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THE EARLY CHRISTIAN CHURCH.         285
separate and afterwards reassemble to eat together innocent and innocuous dishes."*
At a later period (the fourth century) all pros­elytes and new converts were not admitted to sing in the church with the baptized. The new con­verts presented themselves before the hierarch, (a dignitary who was charged with the duty of classi­fying the catechumens in different orders) and expressed to him the desire of joining the church. If the questions of the priests were satisfactorily answered, he placed his hand on the head of the applicant and gave him the benediction with the sign of the cros-, and afterwards inscribed his name among the number of candidates for bap­tism. The catechumen had not the right to enter the church. He might linger around the porticos, but was on no account allowed to join in the prayers, except in a low voice, and in the hymns not at all, until he had received the rite of bap­tism.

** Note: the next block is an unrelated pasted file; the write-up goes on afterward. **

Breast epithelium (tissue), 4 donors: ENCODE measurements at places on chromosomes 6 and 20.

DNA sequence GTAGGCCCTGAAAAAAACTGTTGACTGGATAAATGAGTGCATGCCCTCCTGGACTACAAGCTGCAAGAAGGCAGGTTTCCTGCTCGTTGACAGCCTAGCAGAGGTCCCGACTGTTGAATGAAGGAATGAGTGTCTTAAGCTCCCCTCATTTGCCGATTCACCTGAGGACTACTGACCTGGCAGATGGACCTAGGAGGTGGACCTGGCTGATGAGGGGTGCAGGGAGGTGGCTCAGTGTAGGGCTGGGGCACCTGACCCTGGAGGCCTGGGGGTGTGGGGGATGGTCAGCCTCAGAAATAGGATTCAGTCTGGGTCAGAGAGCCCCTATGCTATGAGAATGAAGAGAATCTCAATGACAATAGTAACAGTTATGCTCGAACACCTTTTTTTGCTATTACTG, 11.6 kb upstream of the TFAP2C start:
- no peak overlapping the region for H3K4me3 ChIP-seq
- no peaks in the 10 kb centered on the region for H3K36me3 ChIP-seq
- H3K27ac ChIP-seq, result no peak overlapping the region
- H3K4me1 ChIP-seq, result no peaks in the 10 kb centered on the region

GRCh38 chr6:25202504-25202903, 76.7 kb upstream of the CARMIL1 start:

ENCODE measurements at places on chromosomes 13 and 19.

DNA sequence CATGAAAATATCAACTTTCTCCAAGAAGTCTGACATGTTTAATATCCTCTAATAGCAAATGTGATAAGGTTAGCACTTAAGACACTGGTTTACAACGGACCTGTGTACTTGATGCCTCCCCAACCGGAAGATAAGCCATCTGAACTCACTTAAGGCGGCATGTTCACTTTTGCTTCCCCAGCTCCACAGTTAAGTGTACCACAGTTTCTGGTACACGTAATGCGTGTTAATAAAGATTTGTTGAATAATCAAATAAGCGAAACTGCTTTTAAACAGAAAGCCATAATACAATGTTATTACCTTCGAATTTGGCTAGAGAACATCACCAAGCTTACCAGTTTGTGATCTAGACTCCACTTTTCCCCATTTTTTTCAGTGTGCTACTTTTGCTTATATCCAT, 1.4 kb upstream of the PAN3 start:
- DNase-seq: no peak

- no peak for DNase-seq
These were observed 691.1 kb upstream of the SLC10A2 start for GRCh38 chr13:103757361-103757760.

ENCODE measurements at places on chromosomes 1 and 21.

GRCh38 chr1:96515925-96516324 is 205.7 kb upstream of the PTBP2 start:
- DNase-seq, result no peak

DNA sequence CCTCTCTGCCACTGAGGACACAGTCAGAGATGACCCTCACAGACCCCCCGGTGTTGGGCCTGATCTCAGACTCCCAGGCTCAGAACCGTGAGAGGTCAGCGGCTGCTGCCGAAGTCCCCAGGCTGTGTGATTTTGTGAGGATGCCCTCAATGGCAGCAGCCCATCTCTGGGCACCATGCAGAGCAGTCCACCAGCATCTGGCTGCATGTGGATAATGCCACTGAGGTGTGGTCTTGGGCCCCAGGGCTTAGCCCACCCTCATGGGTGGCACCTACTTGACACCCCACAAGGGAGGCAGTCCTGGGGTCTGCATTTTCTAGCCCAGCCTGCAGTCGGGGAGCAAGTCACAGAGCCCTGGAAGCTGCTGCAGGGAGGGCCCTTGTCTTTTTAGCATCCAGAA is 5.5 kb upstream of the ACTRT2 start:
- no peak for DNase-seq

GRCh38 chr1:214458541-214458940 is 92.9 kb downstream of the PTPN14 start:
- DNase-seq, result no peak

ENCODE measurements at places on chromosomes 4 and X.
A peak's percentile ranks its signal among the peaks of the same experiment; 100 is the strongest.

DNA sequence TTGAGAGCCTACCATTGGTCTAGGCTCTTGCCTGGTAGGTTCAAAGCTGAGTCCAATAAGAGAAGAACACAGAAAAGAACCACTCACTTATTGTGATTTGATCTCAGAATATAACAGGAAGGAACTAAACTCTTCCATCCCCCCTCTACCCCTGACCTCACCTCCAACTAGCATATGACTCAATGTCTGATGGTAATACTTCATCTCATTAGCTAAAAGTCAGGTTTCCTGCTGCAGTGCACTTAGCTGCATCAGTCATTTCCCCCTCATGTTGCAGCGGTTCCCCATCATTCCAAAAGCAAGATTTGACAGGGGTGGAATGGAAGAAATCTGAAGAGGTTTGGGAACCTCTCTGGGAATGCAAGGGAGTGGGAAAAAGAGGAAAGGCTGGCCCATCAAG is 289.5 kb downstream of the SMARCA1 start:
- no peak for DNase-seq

The candidates for baptism were divided into various classes. Even after baptism there were three orders of Christians, and those who had fallen into disgrace with the church, were some­times disciplined by being reduced for a few years
* Letters, v. 5, p. 7.
Affirmabent autem, hanc fuisse summan yel culpa suae, Tel erroris quod esseat soliti stato die ante lucem convenire ; carmenque Chris to, quasi Deo, dicere secum invicem; seque sacramento n„n in scelua aliquod obstringere, sed ne furta, re latrocinia, ne adulteria committe-rent ne fidem fallerent. ne depositum appellati abnegarent, quibui perac ti« more in, sibi discedendi fuisse, rursusque coeundi ad capiendum •nbum, promiscium tamen et innozium.






E-Book - An Annotated Compendium of Old Time American Songs by James Alverson III